Re : your “Rear Window” experience : early January 2006 I saw the new “King Kong” at our local multiplex (Greenburgh NY) with my wife, son and then-86 yr old father, and my dad kept waving at the screem for Naomi Watts (Ann Darrow) to get down to safety from atop the Empire State Building.

Yes, magnificent theaters, real show biz architecture and interior designs, rather than ipods and cell phones, though all technology has its place.

I will ask my friend at lunch today what movies he saw at the Valencia.

jacktomai on May 30, 2007 at 1:27 pm

I’m so glad I discovered this website! As an avid movie fan my whole life, it’s wonderful to chat with others who are as passionate about films and theatres as I am. My wife and I go to the movies often but we are so sick of the boxlike multiplexes. Leno is SO right! We are always reminiscing about the old classic theatres. So I guess that makes us old fogies. But to see a film in a Valencia or Madison or even the Embassy was wonderful. Even if the picture stunk, at least the theatre was pretty to look at.
Re SAMSON AND DELILAH – I honestly don’t remember the quality of the picture or the sound. I was just so happy to be allowed to go by myself that I would have been thrilled just to watch newsreels all afternoon!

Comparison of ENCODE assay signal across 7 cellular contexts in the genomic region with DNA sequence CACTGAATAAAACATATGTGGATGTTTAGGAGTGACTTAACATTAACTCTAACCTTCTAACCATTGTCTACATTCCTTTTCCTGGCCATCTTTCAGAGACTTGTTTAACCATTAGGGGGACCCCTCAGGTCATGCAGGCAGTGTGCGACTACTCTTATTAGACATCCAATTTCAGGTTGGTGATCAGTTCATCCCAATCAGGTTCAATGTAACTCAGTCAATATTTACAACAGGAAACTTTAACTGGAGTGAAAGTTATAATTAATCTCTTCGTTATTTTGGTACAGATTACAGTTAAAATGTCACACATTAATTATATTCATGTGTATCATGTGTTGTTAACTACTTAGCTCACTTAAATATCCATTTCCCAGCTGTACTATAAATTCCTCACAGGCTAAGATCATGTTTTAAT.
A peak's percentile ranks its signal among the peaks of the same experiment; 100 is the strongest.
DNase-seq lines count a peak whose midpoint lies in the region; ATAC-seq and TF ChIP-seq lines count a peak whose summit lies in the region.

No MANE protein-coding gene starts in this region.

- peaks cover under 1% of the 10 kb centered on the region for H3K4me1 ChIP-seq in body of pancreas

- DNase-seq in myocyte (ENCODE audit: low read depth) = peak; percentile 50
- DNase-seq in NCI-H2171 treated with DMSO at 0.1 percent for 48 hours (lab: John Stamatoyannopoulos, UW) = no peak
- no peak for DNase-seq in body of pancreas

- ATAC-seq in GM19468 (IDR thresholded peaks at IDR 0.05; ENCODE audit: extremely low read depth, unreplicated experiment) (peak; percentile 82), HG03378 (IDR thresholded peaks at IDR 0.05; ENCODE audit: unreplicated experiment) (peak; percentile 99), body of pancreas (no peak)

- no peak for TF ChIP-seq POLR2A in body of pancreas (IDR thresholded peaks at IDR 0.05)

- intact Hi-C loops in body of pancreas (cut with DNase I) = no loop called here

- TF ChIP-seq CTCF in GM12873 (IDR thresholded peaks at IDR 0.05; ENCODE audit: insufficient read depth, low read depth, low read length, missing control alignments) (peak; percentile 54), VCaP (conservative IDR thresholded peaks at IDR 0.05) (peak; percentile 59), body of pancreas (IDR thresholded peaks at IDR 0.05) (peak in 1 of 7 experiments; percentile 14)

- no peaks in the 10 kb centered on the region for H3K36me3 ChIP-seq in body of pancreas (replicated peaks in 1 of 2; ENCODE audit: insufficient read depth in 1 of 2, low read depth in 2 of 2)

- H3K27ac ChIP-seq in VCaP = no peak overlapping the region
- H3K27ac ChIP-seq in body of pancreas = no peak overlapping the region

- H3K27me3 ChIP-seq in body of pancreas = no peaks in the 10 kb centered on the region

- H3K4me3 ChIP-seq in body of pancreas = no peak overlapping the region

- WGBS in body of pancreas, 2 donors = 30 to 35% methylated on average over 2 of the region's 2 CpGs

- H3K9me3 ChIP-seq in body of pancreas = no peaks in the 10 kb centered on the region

It’s amazing how so many of us who grew up in the 50s & 60s were so incredibly influenced by moviegoing. Not just movies – but moviegoing. Going out to the movies was a treat. It was very often a family event. I recall seeing BRIDGE ON THE RIVER KWAI with my parents and aunts and uncles and cousins in Patchogue, Long Island in 1957, I believe, and when it was over, we all marched out of the Patchogue theatre whistling the Colonel Bogie March. I remember a bunch of us going to see REAR WINDOW at the Embassy (1956?)and my grandmother yelling at Grace Kelly to get out of the murderer’s apt. cause she could see him (Raymond Burr) coming up the stairs. I’ll never forget seeing DAMN YANKEES (1958) at the RKO Keiths and my parents and I singing “Ya Gotta Have Heart” on the way to our 55 Chevy Bel Air. But I guess each generation has its own memories of movie going. I’m just happy that I got mine from magnificent theatres rather than Ipods or cell phones.

PKoch on May 30, 2007 at 12:46 pm

Thank you, Jack Tomai, for posting this important movie memory of yours.

I have a friend at work about your age who went to the Valencia as a boy of twelve, as you did. He thought the beautiful blue ceiling, with its clouds and few twilight stars, was really the sky !